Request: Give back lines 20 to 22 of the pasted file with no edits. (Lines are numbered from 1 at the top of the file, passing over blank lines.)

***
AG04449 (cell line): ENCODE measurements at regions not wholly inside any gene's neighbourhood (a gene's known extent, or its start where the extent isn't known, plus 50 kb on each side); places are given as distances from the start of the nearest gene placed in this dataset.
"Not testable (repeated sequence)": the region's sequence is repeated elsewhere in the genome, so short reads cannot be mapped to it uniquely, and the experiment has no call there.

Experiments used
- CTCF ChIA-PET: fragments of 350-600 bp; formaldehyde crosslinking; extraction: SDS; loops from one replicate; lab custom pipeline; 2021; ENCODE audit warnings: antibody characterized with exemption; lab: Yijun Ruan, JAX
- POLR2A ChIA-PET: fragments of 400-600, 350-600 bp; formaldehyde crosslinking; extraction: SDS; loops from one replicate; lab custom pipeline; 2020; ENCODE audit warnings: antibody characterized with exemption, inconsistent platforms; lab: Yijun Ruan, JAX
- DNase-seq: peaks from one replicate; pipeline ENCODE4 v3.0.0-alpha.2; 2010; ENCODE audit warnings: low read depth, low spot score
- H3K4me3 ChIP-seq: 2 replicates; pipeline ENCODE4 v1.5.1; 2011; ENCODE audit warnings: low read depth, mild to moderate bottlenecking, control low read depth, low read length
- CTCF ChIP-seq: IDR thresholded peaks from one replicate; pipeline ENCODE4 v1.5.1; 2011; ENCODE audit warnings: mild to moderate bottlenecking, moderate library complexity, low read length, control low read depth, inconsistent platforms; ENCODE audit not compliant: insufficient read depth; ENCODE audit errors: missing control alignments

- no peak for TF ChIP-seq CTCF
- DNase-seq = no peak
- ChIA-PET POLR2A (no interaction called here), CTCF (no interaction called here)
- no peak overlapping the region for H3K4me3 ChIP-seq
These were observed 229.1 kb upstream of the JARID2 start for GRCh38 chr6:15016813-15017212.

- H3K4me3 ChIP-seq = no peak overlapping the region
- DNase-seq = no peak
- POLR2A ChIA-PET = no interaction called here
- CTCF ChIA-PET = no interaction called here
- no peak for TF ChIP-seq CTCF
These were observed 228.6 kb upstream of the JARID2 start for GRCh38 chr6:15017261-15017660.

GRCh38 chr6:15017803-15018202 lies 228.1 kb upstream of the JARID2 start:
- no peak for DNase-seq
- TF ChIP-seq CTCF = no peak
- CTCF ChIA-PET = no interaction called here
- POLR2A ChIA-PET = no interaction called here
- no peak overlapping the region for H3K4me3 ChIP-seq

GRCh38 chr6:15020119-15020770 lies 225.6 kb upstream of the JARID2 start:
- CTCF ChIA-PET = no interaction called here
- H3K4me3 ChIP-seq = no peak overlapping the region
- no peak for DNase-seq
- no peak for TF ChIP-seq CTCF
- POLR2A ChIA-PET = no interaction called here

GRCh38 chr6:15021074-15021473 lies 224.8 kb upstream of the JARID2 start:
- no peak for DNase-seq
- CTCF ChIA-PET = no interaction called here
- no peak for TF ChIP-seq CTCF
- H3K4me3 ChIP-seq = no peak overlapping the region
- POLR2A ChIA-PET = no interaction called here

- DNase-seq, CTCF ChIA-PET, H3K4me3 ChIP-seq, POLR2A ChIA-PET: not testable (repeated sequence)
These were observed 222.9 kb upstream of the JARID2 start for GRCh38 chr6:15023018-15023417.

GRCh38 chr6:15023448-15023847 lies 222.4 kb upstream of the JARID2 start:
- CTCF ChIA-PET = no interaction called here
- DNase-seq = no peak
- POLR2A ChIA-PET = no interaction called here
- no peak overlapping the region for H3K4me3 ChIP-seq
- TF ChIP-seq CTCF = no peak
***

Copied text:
GRCh38 chr6:15017803-15018202 lies 228.1 kb upstream of the JARID2 start:
- no peak for DNase-seq
- TF ChIP-seq CTCF = no peak